However, not everyone has the flexibility in their schedule to develop another income stream. For these people, option 2 is your ticket to freedom. This option entails simply keeping the job you have, but saving a huge percentage of your earnings

(As a side note: I advocate using both option 1 and option 2 if you can!)

For many of you reading this article, this is the point where I risk losing you because instead of giving you a quick and easy way to earn thousands of extra dollars per month, I’m going to suggest the opposite: save a huge percentage of the money you’re already earning. This is the most realistic way many of you can actually acquire a life of freedom, with the ability to choose how you spend each day.

There’s a reason that how-to-become-a-millionaire, how-to-start-your-own-business, how-to-become-part-of-the-1% books sell millions of copies each year and yet…very few people that buy these books actually become wealthy. The reason? It takes a huge investment of time, energy, and resources to start your own business and become incredibly wealthy. For most people in the 1%, it takes decades, not years to acquire millions of dollars. Most people just don’t have the means to sacrifice this much time and energy.

But here’s the good news: most of you don’t need to be multi-millionaires to be wildly happy. You just need the freedom to decide how you spend each day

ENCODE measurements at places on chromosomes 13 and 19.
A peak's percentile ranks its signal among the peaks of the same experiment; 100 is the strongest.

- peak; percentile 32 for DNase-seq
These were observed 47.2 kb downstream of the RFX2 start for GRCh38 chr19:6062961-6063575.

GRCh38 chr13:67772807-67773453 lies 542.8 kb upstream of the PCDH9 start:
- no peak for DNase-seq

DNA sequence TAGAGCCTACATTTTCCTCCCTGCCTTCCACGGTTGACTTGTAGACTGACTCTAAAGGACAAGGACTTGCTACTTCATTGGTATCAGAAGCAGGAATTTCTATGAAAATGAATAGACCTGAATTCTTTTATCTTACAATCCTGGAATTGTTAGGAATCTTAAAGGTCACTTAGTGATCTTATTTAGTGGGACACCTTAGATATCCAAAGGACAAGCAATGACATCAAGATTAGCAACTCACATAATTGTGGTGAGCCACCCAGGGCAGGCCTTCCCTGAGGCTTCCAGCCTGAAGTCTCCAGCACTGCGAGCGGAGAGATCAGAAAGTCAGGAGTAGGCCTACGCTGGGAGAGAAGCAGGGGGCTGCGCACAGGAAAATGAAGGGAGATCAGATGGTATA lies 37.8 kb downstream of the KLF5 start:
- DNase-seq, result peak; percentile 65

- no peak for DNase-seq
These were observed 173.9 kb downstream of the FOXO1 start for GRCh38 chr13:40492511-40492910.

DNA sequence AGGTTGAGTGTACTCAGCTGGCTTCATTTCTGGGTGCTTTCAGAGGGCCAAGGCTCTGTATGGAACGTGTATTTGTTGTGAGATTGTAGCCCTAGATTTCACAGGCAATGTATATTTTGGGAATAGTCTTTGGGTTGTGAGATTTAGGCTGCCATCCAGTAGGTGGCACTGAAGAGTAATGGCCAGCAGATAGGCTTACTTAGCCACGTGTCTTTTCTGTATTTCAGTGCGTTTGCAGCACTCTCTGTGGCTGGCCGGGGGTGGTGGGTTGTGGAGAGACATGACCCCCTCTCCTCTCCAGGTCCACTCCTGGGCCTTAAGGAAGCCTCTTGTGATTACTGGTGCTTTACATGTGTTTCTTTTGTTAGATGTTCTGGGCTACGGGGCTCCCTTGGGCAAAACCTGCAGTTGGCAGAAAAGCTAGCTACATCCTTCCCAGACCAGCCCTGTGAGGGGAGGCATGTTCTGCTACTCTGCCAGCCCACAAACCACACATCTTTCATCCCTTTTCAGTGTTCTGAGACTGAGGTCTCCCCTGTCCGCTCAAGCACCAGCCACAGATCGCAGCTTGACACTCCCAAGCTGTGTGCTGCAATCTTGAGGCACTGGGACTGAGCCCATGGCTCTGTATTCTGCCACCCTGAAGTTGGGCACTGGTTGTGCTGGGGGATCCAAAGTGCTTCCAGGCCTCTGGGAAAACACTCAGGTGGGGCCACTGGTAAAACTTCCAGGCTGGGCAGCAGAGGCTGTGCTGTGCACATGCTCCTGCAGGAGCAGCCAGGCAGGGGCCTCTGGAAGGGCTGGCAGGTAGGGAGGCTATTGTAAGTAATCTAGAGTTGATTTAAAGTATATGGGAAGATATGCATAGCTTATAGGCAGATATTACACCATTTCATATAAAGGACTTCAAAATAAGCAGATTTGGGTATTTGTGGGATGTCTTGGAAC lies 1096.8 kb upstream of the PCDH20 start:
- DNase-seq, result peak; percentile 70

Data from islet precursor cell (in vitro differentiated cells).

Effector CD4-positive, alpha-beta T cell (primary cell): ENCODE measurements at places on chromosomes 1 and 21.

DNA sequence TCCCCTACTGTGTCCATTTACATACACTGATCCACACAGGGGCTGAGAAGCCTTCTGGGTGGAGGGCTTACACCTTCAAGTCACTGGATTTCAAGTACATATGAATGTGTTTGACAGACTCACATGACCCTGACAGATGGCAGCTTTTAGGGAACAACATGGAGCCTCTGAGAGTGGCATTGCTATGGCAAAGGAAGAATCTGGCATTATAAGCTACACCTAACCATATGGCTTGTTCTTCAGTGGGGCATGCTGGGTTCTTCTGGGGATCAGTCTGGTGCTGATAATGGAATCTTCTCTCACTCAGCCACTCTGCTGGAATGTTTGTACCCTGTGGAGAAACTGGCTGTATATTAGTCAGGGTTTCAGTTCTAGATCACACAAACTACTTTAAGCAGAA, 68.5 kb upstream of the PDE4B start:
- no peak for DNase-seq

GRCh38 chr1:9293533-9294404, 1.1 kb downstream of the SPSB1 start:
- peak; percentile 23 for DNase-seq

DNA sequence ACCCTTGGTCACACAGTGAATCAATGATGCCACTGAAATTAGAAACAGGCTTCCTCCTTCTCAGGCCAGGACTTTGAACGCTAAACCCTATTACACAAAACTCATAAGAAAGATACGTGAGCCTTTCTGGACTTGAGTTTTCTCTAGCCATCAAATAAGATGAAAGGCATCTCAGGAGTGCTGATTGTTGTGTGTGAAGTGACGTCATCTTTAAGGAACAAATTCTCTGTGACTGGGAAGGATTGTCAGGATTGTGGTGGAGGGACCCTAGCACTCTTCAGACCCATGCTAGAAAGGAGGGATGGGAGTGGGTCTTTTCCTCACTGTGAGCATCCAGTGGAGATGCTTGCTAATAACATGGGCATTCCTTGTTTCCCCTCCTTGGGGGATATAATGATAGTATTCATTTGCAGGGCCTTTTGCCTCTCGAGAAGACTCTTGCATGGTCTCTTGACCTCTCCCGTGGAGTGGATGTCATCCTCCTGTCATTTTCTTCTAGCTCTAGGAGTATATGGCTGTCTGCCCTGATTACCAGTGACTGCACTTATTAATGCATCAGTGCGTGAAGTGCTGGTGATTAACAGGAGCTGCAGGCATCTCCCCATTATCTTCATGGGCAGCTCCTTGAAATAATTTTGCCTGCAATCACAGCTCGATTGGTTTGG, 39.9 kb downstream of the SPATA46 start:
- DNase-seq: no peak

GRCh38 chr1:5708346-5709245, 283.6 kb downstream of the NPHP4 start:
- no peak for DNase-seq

This freedom is dependent on having a rock-solid financial life. With financial worries out of the way, you can spend more time focusing on living your dream life, and less time worrying about how to pay the bills.

Frugality is the way to achieve a rock-solid financial life. 

Maintaining Your Quality of Life With Less Spending

So what the heck is frugality and how can it change your life? The dictionary definition of frugal is:

economical in use or expenditure; prudently saving or sparing; not wasteful

Most people mistakenly think frugal and cheap are the same thing, but they are not. 

Frugal living is a more efficient way of living, that helps you save both time and money, without sacrificing your quality of life.

An example of frugality is accepting outdated headphones that work perfectly fine from your friend, instead of going out and buying new headphones at Best Buy. This method saves both time (no trip to the store) and money (no spending on new headphones) without sacrificing quality. 

Cheap, on the other hand, costs both time and money. An example of this would be buying the cheapest headphones you can find at Walmart. This requires a trip to the store (time-consuming), spending money, and likely another trip to the store in a few weeks after the low-quality headphones you just bought stop working.